# Time series cross-validation using crossval

March 26, 2020
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Time series cross-validation is now available in crossval, using function `crossval::crossval_ts`. Main parameters for `crossval::crossval_ts` include:

• `fixed_window` described below in sections 1 and 2, and indicating if the training set’s size is fixed or increasing through cross-validation iterations
• `initial_window`: the number of points in the rolling training set
• `horizon`: the number of points in the rolling testing set

Yes, this type of functionality exists in packages such as `caret`, or `forecast`, but with different flavours. We start by installing crossval from its online repository (in R’s console):

``````library(devtools)
devtools::install_github("thierrymoudiki/crossval")
library(crossval)
``````

## 1 – Calling `crossval_ts` with option `fixed_window = TRUE` `initial_window`is the length of the training set, depicted in blue, which is fixed through cross-validation iterations. `horizon` is the length of the testing set, in orange.

### 1 – 1 Using statistical learning functions

``````# regressors including trend
xreg <- cbind(1, 1:length(AirPassengers))

# cross validation with least squares regression
res <- crossval_ts(y=AirPassengers, x=xreg, fit_func = crossval::fit_lm,
predict_func = crossval::predict_lm,
initial_window = 10,
horizon = 3,
fixed_window = TRUE)

# print results
print(colMeans(res))
``````
``````       ME        RMSE         MAE         MPE        MAPE
0.16473829 71.42382836 67.01472299  0.02345201  0.22106607
``````

### 1 – 2 Using time series functions from package `forecast`

``````res <- crossval_ts(y=AirPassengers, initial_window = 10,
horizon = 3,
fcast_func = forecast::thetaf,
fixed_window = TRUE)
print(colMeans(res))
``````
``````        ME         RMSE          MAE          MPE         MAPE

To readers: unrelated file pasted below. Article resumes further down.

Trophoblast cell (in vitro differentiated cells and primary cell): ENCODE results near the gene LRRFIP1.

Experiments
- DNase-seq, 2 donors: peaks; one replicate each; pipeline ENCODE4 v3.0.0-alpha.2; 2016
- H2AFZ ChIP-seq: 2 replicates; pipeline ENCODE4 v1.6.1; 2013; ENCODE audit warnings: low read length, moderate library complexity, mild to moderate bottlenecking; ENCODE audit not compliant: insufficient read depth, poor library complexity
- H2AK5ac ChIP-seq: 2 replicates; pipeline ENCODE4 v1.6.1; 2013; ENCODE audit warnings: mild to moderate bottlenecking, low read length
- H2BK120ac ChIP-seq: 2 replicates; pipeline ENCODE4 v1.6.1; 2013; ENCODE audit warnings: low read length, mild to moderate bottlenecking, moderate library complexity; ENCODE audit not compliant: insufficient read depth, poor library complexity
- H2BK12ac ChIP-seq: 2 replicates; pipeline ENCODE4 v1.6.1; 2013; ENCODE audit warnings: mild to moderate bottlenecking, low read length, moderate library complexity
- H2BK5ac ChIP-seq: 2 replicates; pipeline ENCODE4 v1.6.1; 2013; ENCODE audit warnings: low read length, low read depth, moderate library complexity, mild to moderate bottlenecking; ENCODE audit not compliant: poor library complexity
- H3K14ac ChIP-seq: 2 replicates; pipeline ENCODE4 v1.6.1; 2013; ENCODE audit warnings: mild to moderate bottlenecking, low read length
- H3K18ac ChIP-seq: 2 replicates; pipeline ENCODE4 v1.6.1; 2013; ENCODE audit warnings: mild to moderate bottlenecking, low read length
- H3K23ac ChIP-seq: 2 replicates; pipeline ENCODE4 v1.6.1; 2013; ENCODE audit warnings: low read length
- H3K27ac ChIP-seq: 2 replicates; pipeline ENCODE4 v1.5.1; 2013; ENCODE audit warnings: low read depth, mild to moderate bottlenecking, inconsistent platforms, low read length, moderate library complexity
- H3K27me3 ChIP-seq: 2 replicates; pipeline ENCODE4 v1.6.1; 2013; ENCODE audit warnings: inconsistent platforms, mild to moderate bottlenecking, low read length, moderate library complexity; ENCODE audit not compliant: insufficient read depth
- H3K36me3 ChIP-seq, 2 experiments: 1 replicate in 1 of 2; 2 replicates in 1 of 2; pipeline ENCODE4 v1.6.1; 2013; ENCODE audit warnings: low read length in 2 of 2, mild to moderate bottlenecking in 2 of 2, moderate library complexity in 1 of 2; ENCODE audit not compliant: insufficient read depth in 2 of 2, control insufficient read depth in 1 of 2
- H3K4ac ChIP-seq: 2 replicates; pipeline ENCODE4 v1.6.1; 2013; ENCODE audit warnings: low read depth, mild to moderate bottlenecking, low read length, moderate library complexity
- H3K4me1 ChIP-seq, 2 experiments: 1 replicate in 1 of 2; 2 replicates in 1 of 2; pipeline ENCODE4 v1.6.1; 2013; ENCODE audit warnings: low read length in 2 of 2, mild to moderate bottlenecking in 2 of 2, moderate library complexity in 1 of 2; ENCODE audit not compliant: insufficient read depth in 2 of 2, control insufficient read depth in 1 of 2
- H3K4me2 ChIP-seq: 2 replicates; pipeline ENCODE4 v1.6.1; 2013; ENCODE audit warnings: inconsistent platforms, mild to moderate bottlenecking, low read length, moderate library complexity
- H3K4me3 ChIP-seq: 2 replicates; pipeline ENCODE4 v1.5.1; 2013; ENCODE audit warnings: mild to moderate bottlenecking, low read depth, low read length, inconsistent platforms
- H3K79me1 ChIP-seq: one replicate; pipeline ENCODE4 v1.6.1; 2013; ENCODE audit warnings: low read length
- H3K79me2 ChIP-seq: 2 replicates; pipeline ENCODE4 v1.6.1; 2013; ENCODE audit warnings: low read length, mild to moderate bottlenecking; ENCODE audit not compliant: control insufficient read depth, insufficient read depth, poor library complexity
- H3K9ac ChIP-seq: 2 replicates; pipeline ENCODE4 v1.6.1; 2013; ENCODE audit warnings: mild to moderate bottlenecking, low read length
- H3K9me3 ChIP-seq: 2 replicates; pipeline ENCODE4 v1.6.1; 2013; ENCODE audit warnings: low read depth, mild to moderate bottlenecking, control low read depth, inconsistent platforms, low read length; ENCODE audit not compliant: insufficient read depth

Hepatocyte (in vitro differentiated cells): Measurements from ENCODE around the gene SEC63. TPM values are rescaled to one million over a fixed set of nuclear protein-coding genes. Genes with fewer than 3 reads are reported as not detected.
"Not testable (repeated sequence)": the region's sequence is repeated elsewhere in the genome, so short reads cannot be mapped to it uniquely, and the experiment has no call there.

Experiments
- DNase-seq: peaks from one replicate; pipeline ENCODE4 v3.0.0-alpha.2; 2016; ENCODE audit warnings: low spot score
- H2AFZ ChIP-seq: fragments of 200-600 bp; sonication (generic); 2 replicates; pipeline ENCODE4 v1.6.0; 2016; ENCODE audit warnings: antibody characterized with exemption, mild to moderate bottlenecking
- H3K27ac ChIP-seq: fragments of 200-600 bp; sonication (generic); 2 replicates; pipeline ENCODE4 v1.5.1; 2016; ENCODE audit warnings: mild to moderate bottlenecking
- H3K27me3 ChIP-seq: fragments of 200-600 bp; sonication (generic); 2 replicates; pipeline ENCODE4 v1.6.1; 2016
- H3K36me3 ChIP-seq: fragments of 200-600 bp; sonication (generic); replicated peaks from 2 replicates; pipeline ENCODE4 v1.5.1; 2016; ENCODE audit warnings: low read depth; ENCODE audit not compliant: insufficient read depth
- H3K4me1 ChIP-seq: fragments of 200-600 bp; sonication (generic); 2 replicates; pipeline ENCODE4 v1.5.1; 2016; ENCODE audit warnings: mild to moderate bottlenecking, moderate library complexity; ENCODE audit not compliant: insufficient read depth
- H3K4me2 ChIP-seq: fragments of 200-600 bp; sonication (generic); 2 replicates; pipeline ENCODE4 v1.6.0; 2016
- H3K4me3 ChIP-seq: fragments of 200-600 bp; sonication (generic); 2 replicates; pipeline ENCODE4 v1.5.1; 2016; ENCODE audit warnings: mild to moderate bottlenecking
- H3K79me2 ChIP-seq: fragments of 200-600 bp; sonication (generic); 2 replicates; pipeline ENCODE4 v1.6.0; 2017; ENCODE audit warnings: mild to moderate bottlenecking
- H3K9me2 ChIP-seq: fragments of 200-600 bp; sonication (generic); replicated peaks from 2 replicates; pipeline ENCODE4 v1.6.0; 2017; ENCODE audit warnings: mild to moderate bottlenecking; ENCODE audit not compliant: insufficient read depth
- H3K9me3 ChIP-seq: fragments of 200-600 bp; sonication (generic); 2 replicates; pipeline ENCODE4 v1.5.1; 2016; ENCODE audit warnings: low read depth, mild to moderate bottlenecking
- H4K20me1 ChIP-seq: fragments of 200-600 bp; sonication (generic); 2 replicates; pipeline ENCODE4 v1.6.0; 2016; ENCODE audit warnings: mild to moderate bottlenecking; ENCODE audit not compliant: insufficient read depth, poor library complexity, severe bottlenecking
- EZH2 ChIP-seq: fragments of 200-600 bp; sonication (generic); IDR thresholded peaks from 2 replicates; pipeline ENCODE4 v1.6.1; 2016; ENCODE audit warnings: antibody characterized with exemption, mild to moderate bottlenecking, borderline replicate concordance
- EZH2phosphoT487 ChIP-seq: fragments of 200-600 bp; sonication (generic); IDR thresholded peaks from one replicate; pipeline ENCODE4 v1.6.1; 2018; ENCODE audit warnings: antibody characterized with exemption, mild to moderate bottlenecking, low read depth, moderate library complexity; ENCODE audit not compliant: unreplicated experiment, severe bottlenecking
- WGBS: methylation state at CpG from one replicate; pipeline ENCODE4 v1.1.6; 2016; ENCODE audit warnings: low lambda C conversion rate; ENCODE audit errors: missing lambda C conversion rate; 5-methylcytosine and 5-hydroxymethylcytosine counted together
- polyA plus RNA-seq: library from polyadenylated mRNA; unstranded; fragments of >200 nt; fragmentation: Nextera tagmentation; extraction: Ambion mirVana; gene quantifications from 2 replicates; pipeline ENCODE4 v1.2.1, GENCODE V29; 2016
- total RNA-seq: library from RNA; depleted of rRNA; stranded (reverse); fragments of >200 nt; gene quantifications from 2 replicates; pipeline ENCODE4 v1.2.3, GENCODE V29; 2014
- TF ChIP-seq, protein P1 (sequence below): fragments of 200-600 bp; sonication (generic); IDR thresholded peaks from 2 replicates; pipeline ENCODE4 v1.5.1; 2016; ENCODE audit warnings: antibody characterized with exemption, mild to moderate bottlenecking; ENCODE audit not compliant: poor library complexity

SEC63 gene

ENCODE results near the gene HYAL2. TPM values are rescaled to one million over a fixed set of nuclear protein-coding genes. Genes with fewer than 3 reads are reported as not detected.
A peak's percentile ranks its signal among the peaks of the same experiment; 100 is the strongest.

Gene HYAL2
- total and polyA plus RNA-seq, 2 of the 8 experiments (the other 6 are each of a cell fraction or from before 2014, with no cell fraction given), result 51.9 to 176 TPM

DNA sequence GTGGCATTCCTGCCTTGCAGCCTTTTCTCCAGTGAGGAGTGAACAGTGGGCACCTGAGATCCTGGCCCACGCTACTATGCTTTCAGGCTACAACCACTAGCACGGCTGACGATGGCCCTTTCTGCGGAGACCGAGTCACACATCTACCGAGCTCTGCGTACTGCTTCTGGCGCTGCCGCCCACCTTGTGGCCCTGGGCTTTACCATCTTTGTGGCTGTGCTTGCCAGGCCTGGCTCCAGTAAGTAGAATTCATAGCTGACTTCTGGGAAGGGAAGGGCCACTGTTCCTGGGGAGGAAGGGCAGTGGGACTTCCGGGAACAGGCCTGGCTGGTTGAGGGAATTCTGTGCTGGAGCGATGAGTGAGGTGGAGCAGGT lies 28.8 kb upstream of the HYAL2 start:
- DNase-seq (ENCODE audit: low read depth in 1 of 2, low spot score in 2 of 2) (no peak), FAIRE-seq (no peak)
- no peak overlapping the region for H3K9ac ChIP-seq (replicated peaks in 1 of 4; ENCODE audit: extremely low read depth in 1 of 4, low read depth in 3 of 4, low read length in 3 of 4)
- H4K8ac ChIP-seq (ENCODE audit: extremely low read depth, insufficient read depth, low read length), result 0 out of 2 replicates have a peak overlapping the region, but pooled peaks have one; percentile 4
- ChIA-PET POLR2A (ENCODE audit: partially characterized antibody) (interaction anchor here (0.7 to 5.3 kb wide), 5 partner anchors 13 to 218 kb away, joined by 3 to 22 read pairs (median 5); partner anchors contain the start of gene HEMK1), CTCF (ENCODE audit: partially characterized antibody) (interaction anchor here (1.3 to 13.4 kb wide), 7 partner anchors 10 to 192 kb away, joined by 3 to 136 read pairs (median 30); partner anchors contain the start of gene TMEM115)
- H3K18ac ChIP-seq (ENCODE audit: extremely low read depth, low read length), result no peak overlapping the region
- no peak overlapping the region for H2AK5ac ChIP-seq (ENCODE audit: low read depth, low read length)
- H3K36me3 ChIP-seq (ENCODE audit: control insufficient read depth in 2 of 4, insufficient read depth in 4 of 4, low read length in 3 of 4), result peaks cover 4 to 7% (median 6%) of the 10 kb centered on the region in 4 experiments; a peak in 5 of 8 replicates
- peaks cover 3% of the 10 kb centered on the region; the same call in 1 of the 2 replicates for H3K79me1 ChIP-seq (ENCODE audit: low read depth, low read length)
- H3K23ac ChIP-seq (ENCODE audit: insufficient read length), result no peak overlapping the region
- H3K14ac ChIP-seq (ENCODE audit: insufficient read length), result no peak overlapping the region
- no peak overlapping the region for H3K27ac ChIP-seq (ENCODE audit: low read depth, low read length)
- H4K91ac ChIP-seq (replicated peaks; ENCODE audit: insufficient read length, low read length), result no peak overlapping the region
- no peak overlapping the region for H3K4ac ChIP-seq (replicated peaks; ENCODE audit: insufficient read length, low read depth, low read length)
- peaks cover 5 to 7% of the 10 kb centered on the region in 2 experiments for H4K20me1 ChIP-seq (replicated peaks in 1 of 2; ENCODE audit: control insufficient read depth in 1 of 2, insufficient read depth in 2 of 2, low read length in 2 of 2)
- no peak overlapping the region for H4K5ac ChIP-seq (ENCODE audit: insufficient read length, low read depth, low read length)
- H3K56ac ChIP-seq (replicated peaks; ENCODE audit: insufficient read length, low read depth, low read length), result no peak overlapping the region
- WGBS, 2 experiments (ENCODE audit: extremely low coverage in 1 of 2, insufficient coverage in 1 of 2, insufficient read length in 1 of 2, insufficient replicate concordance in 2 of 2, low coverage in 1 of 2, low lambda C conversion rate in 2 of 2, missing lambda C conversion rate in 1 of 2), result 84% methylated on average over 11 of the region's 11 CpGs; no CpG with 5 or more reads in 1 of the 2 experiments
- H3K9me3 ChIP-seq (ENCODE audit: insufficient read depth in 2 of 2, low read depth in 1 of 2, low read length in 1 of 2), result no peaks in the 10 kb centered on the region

2.657082195 51.427170382 46.511874693  0.003423843  0.155428590
``````

## 2 – Calling `crossval_ts` with option `fixed_window = FALSE` `initial_window`is the length of the training set, in blue, which increases through cross-validation iterations. `horizon` is the length of the testing set, depicted in orange.

### 2 – 1 Using statistical learning functions

``````# regressors including trend
xreg <- cbind(1, 1:length(AirPassengers))

# cross validation with least squares regression
res <- crossval_ts(y=AirPassengers, x=xreg, fit_func = crossval::fit_lm,
predict_func = crossval::predict_lm,
initial_window = 10,
horizon = 3,
fixed_window = FALSE)

# print results
print(colMeans(res))
``````
``````     ME        RMSE         MAE         MPE        MAPE
11.35159629 40.54895772 36.07794747 -0.01723816  0.11825111
``````

### 2 – 2 Using time series functions from package `forecast`

``````res <- crossval_ts(y=AirPassengers, initial_window = 10,
horizon = 3,
fcast_func = forecast::thetaf,
fixed_window = FALSE)
print(colMeans(res))
``````
``````       ME         RMSE          MAE          MPE         MAPE
2.670281455 44.758106487 40.284267136  0.002183707  0.135572333
``````

Note: I am currently looking for a gig. You can hire me on Malt or send me an email: thierry dot moudiki at pm dot me. I can do descriptive statistics, data preparation, feature engineering, model calibration, training and validation, and model outputs’ interpretation. I am fluent in Python, R, SQL, Microsoft Excel, Visual Basic (among others) and French. My résumé? Here!

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